Tuesday, November 14, 2017
The Cottingley Secret by Hazel Gaynor
I'm going to keep this review short because I think my reviews are creeping back up in length and I need to get a grip on the size of them. Feel free to let me know what you think about length. I'm naturally wordy but I can keep things shorter when I need to.
The Cottingley Secret is a combination historical-contemporary novel in which the historical setting is York, England during and a little after WWI and the contemporary setting is Ireland.
In 1917, Francis Griffiths moves from Cape Town, South Africa to Cottingley, England when her father is called up to serve in the war. She's unsure she'll like England but quickly takes to her cousin Elsie, who is 7 years older but lively and fun. When the two girls claim they've photographed fairies in the garden, they think their stunt is harmless. But, then more and more people become convinced that the fairies are real, forcing them into unwanted fame.
Olivia Kavanagh was not expecting to inherit her grandfather's bookstore in Ireland. She has a job in London and a wedding to plan. But, now she's not sure her husband-to-be is the right man for her and she needs to save the bookstore from debt. When she begins to read an unpublished manuscript written by Francis of Cottingley Fairies fame, she is reminded of her childhood and slowly discovers the connection between Francis and herself, helping her realize what's most important about her future.
Highly recommended - I loved this book. The Cottingley Secret is absolutely charming, with a little bit of a magical touch and characters I believed in. I only knew a little about the Cottingley Fairies - that they'd been declared fake by one of the girls after many, many years of denials (I remember hearing about it when the story that the photos were fake came out), but little else.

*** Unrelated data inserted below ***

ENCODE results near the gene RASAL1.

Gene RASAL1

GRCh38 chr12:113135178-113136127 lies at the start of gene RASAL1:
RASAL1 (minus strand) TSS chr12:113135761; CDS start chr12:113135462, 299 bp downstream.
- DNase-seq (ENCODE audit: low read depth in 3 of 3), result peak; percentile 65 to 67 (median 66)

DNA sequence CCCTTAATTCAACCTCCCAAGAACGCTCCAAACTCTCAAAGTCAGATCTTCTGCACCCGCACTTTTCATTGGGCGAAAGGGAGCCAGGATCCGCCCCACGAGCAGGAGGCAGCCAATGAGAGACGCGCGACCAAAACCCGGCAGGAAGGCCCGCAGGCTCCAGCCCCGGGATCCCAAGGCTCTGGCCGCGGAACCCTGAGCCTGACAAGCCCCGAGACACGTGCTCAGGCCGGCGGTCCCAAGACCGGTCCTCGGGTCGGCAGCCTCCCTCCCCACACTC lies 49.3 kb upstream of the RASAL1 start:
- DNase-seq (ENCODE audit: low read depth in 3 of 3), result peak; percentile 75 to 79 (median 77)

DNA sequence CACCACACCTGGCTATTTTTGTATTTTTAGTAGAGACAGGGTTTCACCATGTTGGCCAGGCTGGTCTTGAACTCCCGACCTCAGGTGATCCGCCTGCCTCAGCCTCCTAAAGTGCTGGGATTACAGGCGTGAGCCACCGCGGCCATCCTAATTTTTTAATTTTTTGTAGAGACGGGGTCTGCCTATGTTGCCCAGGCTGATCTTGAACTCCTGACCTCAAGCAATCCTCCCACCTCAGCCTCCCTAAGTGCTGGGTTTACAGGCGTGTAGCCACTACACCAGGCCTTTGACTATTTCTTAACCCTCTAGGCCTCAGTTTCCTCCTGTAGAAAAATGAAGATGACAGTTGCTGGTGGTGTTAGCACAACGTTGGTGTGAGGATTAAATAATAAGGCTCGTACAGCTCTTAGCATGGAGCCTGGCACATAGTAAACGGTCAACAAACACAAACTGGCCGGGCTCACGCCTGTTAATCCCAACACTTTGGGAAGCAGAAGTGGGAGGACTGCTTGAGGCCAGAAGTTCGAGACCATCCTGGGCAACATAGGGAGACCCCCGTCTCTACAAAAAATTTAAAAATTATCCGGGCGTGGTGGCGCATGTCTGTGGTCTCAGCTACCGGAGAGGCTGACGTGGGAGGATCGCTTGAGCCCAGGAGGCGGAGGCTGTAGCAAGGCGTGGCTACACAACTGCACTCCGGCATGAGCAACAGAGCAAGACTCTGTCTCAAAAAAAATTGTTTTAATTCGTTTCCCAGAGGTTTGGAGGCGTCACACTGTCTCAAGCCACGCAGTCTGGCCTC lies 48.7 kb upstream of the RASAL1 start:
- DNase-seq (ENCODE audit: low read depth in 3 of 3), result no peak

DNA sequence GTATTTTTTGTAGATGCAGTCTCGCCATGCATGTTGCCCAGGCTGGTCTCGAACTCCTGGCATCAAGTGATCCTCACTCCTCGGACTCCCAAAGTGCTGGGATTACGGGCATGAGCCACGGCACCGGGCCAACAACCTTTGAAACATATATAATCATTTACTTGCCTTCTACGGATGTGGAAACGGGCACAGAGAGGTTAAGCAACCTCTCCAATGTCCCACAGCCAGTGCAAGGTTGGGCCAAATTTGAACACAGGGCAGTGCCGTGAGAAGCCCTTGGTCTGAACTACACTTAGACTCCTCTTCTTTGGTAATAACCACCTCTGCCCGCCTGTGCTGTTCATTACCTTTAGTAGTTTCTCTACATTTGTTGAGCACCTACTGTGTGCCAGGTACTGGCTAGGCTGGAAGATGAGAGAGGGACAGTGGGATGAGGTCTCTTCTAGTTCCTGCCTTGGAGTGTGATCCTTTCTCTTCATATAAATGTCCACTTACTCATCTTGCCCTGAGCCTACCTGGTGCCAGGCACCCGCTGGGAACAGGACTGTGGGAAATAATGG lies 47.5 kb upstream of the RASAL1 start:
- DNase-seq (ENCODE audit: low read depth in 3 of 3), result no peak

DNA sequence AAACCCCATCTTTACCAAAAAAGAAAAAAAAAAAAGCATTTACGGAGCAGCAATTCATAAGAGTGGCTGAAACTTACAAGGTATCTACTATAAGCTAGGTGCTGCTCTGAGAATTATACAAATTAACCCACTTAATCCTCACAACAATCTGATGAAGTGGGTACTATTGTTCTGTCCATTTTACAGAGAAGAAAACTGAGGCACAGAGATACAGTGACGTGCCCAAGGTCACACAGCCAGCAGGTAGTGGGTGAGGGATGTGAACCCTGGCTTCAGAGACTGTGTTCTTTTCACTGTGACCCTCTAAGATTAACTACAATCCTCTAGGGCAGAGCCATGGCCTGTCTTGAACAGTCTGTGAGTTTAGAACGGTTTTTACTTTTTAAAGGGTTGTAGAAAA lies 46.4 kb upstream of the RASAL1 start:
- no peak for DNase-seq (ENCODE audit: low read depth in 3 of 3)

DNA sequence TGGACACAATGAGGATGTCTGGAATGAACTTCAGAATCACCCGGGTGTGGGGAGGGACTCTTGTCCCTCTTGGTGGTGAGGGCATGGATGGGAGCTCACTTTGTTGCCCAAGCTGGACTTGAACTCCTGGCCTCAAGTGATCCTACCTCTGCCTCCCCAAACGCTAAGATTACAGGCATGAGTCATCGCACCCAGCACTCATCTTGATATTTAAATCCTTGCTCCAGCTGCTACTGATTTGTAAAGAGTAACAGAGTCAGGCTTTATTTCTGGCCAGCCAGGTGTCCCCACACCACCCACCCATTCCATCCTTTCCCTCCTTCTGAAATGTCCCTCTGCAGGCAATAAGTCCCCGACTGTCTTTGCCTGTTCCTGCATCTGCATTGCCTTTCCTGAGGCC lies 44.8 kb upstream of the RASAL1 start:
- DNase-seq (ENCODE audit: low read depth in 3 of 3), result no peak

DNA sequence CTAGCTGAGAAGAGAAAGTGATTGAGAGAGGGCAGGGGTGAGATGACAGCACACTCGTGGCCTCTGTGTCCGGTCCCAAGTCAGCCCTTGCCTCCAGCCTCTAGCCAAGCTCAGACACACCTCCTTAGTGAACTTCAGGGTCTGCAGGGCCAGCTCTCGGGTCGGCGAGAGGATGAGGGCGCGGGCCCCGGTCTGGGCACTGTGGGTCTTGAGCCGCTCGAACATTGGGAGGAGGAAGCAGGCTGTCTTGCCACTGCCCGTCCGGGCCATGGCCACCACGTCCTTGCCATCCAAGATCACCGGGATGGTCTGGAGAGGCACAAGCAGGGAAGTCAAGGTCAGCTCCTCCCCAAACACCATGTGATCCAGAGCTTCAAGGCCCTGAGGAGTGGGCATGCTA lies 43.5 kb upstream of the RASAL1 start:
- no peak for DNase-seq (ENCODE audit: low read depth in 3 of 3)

In the extra P.S. information at the back of the paperback edition, the author talks about how she befriended the daughter of Francis, who had privately published her mother's memoirs. Author Hazel Gaynor didn't mention whether she used the manuscript or rewrote Francis's thoughts in her own words but I can tell you I thought the excerpts from Francis's manuscript in the book, whether real or not, had the ring of truth. Francis' story always seemed completely genuine to me. The only problem I had with the book was minor - at the beginning of Olivia's story, she already was questioning her future marriage but she couldn't admit that to herself. I had a little trouble believing anyone would keep dragging her feet when she had this tremendous option to start a new life. But, after I closed the book I gave that some thought and realized that we're not always true to ourselves and change is hard. Maybe Olivia could have seemed a little less unsure at the beginning of the book and that would have made it utterly perfect, but how she felt at the beginning was not enough to mar one of the most delightful books I've read, this year.
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